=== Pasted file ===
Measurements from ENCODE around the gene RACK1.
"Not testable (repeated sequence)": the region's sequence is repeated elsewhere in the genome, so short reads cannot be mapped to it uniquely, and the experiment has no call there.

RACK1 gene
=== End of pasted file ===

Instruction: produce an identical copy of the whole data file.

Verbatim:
Measurements from ENCODE around the gene RACK1.
"Not testable (repeated sequence)": the region's sequence is repeated elsewhere in the genome, so short reads cannot be mapped to it uniquely, and the experiment has no call there.

RACK1 gene